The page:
Arthur Hiller, George McCowan/ USA, Canada/ 1979, 1976/ 105 mins, 93 mins

This double feature of obscure ’70s horror movies focusing on indigenous North American affairs may be easy to write off on paper, but to do so would be to miss out on some surprisingly excellent genre thrills.

Creature feature Nightwing is by far the stronger of the two, and was clearly made in the wake of Jaws‘ monster success, with more than a nod to The Birds thrown in. On a reservation in New Mexico, something has been biting chunks out of the local livestock. This spate of attacks exacerbates existing tensions between Duran (Nick Mancuso) the Deputy of the Maski tribe to whom the land belongs, and Chee (Stephen Macht), the Westernised bureaucrat of the neighbouring Pahana Tribal Council. Enter the Van Helsing-like Payne (David Warner), a scientist who reveals that the culprits are a massive colony of vampire bats, and that humans are next on the menu. Not only this, the bats seem to have some kind of spiritual link to the old shaman (George Clutesi), who has begun to exhibit alarming suicidal behaviour.

If this sounds… well, batshit, then you would be correct. It’s also intelligently written by Martin Cruz Smith, adapting his own novel. The bats are interloping into an already volatile collision between tradition and modernity, magic and science that goes beyond mere scene setting. Clearly the lessons of Jaws have been learned, in that characterisation is as important as your beastie. And there is a lot going on here: Oil shale deposits, shady deals, apocalyptic visions, Christian missionaries. It’s ridiculously thematically deep given its unfair reputation as monster movie detritus.

The bat attacks themselves, although fairly laughable, are still filmed with the intention to terrify and therefore manage to avoid inadvertent camp (and be honest, Bruce the Shark always looked rubbish). They’re also surprisingly brutal in places, notably at the expense of the luckless missionaries. The rodents are imbued with the spirit of pure evil by the superbly eccentric Warner, who burns with a passion close to religious zeal for a man of science, and who gets most of the choice dialogue.

While clearly owing a debt to Jaws, and featuring a similar structure to The Birds, you can understand that it may have been sneakily influential in its own right in the creature features that came later, such as Arachnophobia and Pitch Black. A real gem among the mass of post-Jaws rip-offs.

Much less satisfying as a whole, but still possessed of its own crazy charm is Shadow of the Hawk. George McCowan’s film is more of a spiritual road movie, as old medicine man Hawk (Chief Dan George) persuades his unwilling, sceptical grandson Mike (Jan Michael Vincent) to help him fight a vengeful sorceress executed by Hawk’s tribe centuries before. Journalist Maureen (Marilyn Hasssett) comes along for the ride and provides moral support and a love interest, Mike learns to accept his familial and ancestral obligations.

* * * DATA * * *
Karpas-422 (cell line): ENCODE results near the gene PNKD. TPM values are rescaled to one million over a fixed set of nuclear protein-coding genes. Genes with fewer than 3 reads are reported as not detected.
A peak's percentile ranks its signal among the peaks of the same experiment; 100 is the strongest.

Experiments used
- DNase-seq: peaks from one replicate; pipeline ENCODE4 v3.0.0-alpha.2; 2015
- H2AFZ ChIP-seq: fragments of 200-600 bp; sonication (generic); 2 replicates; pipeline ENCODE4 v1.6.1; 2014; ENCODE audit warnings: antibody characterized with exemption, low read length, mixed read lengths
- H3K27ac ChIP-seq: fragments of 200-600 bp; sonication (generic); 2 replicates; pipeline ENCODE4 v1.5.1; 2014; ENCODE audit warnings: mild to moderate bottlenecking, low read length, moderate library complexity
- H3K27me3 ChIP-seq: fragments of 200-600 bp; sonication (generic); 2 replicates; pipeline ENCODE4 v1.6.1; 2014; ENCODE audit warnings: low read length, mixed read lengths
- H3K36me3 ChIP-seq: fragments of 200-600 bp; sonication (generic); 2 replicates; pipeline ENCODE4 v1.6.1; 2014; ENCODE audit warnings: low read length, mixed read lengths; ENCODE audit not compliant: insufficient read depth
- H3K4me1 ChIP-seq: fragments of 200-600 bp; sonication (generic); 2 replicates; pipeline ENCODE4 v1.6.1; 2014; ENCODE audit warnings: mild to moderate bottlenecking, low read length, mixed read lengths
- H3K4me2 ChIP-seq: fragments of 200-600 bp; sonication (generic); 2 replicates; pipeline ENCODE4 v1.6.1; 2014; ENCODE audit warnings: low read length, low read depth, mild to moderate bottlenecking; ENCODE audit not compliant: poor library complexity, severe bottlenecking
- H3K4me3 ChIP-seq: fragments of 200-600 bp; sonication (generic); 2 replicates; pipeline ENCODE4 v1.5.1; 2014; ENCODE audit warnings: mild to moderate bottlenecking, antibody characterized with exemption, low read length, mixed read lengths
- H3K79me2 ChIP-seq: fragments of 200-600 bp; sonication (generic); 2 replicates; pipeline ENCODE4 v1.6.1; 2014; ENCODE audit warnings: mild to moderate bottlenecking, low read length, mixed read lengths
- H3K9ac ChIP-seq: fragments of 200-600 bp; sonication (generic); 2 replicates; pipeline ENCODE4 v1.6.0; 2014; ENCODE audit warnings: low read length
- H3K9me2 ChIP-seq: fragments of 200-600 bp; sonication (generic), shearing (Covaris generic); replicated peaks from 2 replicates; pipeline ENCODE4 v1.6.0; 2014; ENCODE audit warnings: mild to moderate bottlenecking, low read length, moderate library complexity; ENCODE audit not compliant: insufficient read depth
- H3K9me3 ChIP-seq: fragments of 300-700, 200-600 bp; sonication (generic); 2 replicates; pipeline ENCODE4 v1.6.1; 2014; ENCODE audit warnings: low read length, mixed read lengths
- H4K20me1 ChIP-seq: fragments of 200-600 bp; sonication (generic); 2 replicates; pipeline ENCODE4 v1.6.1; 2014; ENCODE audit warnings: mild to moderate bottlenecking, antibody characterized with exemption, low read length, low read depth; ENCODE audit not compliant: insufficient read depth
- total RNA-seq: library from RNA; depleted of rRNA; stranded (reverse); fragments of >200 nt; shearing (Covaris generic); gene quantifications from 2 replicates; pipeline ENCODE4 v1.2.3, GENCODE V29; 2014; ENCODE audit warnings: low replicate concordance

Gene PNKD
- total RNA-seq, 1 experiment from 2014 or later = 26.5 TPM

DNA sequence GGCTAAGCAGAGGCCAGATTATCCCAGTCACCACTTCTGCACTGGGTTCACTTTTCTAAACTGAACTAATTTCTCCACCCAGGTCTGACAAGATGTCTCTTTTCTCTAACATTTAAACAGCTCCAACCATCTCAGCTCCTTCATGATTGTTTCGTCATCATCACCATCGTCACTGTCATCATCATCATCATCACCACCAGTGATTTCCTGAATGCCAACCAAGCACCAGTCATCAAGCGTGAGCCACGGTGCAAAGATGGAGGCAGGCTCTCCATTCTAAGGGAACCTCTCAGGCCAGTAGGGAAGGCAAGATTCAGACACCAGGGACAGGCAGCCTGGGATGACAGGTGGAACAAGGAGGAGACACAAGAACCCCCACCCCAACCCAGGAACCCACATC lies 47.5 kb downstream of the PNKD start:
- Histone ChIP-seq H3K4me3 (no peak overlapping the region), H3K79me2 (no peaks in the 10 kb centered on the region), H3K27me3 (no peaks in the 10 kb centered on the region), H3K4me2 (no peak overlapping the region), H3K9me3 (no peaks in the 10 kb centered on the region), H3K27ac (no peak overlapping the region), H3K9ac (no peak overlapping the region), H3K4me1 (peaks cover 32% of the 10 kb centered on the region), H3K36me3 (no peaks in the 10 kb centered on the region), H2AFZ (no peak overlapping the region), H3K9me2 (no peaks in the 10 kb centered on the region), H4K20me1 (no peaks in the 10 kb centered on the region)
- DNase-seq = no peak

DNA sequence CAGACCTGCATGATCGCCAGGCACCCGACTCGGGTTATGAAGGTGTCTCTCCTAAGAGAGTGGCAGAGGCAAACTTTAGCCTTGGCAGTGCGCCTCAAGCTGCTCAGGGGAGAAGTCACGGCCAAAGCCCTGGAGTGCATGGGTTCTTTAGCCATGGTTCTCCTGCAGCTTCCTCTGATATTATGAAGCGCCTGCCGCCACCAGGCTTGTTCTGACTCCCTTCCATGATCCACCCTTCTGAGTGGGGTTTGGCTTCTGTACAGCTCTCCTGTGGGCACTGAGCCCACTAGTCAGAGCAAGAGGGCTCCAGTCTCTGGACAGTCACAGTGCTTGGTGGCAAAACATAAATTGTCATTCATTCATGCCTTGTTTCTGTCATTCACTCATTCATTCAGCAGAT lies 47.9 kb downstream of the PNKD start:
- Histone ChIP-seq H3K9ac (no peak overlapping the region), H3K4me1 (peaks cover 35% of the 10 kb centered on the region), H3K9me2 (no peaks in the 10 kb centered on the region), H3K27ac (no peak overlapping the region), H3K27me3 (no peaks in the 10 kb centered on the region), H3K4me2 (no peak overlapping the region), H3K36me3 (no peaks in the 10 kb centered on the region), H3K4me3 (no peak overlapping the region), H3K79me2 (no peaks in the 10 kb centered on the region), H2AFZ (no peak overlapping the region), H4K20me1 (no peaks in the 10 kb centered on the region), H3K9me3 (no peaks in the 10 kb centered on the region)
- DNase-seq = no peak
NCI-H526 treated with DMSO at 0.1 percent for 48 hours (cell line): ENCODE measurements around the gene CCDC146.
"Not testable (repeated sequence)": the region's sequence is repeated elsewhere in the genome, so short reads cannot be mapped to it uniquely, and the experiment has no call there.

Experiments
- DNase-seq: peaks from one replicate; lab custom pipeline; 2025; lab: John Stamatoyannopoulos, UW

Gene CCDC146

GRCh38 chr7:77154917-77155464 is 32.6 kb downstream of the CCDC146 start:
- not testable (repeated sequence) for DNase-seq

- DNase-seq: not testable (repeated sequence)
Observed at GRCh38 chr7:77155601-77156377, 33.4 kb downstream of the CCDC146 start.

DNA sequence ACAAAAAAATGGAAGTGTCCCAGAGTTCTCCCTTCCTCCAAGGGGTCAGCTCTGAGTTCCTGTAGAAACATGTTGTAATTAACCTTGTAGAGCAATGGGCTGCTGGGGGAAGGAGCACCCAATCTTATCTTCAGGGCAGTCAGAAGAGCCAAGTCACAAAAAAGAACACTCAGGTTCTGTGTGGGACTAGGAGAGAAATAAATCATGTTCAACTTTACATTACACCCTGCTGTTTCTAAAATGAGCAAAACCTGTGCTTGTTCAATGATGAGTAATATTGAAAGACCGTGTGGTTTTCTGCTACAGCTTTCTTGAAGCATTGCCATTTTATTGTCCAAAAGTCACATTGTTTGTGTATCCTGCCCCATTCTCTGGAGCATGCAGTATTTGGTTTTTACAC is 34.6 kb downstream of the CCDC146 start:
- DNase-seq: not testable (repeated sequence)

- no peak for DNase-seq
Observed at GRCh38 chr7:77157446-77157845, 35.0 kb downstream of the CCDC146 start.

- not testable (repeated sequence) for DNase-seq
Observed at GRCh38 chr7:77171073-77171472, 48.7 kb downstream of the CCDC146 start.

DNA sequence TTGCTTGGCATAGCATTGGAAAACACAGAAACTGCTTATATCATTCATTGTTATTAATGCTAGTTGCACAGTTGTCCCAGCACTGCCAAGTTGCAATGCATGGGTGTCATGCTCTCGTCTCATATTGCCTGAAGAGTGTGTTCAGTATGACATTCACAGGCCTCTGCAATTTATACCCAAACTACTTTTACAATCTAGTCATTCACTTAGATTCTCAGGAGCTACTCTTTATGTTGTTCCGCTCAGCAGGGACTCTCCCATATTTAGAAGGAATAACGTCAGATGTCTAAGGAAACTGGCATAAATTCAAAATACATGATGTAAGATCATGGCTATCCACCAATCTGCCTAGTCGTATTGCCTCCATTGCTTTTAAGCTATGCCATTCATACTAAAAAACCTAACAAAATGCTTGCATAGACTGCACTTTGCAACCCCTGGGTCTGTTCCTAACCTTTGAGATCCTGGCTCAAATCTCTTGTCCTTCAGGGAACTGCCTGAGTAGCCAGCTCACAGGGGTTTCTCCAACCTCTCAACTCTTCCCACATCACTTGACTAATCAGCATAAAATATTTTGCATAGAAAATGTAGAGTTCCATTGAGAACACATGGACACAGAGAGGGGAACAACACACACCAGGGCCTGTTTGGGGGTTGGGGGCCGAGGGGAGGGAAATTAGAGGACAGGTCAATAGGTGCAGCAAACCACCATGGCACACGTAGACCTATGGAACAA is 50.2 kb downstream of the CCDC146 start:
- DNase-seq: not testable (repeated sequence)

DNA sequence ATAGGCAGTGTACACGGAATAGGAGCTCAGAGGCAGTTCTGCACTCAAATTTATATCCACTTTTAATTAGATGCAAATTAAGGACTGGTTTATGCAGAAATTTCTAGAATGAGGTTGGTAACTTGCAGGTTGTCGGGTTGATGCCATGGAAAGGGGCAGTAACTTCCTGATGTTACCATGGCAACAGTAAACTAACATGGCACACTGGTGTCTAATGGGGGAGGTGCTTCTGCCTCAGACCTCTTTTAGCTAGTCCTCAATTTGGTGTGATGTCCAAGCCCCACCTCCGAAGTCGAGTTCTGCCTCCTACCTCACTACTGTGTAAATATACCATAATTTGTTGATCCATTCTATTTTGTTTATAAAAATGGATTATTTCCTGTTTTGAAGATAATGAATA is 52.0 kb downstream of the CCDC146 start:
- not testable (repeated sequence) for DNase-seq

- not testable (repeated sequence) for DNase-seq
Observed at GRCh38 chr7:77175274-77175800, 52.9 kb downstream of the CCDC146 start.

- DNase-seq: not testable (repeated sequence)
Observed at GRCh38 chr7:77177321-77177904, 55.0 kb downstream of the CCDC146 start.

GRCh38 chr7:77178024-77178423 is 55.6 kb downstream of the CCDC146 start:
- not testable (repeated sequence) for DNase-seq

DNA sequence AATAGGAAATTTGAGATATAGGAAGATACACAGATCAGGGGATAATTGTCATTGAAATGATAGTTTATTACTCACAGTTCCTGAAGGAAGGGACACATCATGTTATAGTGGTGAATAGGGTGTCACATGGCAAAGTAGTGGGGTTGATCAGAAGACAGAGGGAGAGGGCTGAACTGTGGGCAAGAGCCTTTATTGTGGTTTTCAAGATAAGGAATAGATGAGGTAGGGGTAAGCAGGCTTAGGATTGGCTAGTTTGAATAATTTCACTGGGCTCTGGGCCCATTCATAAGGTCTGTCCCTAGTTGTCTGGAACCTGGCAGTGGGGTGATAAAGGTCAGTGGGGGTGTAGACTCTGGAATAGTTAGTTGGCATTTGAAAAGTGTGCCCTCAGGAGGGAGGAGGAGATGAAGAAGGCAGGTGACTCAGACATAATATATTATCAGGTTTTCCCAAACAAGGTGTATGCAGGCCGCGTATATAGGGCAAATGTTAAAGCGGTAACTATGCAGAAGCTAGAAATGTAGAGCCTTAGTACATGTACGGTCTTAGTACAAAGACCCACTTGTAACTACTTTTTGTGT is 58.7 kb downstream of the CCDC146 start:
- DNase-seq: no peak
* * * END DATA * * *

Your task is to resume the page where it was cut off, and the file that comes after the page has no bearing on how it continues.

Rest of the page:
As squarely divided into a three-act structure as a film is possible to be, Shadow of the Hawk is strongest in the middle section as the trio make their way to the reckoning with the sorceress. They are tracked by a mysterious, seemingly ghostly Dodge Charger, that appears and disappears randomly, and tries to ram them off the road. The sorceress also sends various animals after them, most notably a snake, and a bear, which Mike is forced to fight off with a penknife. The edits in this struggle are a particular delight, cutting between Vincent being cuddled by an obviously tame bear, and being swiped at by a man in a terrible bear suit. The section is also notable for the easy chemistry between the three leads, and the expansion of the mythology of Hawk’s shamanism.

The rest of the film doesn’t get beyond the merely passable, especially next to the genuinely good Nightwing. McCowan’s direction is workmanlike and the dialogue beyond Mike’s burdensome quest is just as utilitarian. Like Nightwing however, it is respectful to indigenous culture, and deals with similar themes like the uneasy relationship between tradition and modernity. But does seem like its inclusion is padding for the other similar but far superior tale.

This double bill as a whole is an odd release for Eureka, given their normal output of classics and modern world cinema. It feels more like the genre fare to which Arrow Video would put their name. Incongruity aside, Nightwing would be worth picking up on its own as an example of how satisfying a good creature feature can be.

Available on Blu-ray from Mon 15 Mar 2021